December 23, 2022 | in NUSF news
For South African squash player Tristen Worth, life is all about balance. But the weights on his weight are not an easy burden to bear – a chance to become a professional squash player and get a PhD!
Born with a squash racket in his hand, Worth claims he started playing the sport at the age of two, following his father’s interest in the sport. The King Williams Town native started taking the sport more seriously at the age of 10 when his natural talent was revealed.
Ranking first in South Africa at every junior level from U13 to U19, he enrolled at North-West University and is currently in his second year of undergraduate studies in Physiology, Chemistry and Biochemistry, all the while continuing his passion for sport.
All photos courtesy of Tristen Worth“I often sacrifice a lot of sleep and will have to sacrifice training from time to time as my studies are my priority, but in general it’s not easy to reconcile studying with playing squash at a high level,” he admits.
Often traveling hundreds of miles to neighboring cities to train and compete, Worth competed in three different ranking tournaments before being selected to represent South Africa at the recent FISU World University Championship Squash in New Giza 2022, Egypt.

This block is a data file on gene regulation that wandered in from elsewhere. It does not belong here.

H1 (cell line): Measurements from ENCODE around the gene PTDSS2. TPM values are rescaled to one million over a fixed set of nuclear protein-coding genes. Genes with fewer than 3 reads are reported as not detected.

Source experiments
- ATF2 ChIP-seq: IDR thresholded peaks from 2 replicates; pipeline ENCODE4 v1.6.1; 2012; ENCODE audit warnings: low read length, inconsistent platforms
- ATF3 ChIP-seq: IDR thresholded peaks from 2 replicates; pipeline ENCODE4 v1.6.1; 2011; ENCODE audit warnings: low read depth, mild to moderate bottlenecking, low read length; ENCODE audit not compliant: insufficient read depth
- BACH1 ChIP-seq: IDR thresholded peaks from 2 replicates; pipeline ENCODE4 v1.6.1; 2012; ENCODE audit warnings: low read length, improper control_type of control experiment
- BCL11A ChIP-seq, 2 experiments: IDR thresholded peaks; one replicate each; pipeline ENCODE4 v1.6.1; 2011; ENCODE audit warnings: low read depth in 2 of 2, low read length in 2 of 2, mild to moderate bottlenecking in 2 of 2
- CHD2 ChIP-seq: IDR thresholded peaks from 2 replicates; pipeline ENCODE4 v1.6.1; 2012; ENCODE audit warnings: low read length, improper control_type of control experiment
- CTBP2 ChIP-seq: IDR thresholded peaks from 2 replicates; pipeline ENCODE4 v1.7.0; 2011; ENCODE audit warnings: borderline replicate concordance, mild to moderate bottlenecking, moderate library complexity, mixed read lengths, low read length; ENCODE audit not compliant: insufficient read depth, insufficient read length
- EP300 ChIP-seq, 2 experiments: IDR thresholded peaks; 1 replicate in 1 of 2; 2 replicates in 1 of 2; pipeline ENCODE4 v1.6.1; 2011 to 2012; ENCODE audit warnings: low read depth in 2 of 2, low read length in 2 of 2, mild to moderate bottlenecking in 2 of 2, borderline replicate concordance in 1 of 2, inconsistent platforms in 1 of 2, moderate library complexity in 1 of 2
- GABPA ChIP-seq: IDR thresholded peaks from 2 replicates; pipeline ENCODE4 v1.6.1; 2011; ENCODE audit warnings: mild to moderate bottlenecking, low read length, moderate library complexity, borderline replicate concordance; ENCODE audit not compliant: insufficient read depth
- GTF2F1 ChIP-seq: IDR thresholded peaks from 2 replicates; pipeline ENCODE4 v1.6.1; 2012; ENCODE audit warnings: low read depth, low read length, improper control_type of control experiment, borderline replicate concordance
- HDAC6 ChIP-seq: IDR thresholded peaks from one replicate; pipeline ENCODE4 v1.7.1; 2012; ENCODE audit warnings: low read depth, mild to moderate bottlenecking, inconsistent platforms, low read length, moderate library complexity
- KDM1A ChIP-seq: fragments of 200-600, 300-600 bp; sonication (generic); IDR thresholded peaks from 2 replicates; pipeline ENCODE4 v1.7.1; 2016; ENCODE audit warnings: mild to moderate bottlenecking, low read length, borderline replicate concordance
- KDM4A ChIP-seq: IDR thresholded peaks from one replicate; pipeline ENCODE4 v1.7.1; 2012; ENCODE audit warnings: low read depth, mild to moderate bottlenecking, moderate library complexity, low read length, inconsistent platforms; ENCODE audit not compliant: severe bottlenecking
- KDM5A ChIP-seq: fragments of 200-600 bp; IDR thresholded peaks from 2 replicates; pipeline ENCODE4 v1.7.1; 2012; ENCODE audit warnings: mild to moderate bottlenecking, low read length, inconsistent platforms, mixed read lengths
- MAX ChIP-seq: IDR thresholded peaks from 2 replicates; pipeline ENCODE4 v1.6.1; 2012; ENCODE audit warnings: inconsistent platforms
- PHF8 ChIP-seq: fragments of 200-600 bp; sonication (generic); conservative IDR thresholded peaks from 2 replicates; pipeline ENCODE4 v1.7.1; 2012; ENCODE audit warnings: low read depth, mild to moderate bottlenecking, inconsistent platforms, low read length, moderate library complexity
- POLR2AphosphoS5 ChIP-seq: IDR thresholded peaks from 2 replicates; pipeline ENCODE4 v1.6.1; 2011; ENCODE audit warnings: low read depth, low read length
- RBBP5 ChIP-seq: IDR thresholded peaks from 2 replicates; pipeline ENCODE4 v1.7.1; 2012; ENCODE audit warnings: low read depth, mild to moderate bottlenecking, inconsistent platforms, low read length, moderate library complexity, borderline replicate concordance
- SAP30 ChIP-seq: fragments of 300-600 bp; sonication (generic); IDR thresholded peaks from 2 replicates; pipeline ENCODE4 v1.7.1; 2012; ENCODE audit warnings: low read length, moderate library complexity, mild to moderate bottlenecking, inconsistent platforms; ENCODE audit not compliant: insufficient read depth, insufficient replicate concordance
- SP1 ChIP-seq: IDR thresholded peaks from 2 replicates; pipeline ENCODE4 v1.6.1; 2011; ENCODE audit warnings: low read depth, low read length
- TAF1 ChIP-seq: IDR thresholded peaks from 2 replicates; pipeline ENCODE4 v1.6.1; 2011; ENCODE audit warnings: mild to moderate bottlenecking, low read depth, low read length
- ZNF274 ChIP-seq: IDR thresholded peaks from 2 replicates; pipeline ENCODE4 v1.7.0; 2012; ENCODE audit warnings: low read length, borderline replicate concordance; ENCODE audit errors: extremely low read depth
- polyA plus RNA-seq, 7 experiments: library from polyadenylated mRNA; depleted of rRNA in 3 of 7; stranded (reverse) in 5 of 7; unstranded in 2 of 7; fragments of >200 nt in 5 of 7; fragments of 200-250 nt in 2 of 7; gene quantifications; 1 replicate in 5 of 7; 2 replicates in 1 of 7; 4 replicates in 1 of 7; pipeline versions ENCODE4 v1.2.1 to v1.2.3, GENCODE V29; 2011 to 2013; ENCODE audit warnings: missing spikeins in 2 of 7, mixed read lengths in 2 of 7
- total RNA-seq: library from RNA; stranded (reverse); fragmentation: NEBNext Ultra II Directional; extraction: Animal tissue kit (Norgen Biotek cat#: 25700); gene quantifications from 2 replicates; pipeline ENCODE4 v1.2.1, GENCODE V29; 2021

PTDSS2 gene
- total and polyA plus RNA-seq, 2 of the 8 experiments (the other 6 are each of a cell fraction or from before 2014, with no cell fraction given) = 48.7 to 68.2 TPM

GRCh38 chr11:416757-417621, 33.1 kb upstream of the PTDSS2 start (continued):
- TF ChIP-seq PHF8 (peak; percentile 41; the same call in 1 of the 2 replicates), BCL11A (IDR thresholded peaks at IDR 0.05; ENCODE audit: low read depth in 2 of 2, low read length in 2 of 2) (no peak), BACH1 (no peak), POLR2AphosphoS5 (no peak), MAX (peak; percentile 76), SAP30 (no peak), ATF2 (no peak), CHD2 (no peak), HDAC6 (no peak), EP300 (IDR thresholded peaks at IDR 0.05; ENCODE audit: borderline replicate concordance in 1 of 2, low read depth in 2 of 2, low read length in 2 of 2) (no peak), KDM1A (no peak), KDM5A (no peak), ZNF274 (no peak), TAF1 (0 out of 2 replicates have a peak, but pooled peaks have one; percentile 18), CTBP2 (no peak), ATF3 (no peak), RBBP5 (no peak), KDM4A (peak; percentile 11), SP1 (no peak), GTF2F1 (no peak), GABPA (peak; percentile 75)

Place 265p In the world, Worth made it through the group stage and scored a memorable three-set victory over French opponent Edwin Clain, finishing 157 places ahead of him en route to the quarterfinals and a commendable 5th place in the world.p place in the general classification.
Off the pitch, the 20-year-old says he enjoyed the tournament very much and left Egypt with some lessons.
“I really enjoyed the experience in Egypt, the competition was very strong, there were many friendly people from different countries and the tournament was well organized.
“I also knew a few people from other tournaments with whom I had the opportunity to catch up.
“I have definitely seen physicality become an increasingly demanding aspect of squash, and mental strength is definitely the separating factor in many matches. I also found some small areas to work on in my game, which is always helpful.”
Returning home from a solid tournament in North Africa, Worth already has medium to long-term goals set as he wants to continue his balance between study and sport.
“My goal is to work on my game to be in the top 150 in the world next year and also to finish in the final of the national championship,” he says.
“Long term, I’d like to try squash and maybe get into the top 50, but I also want to do a PhD in chemistry.”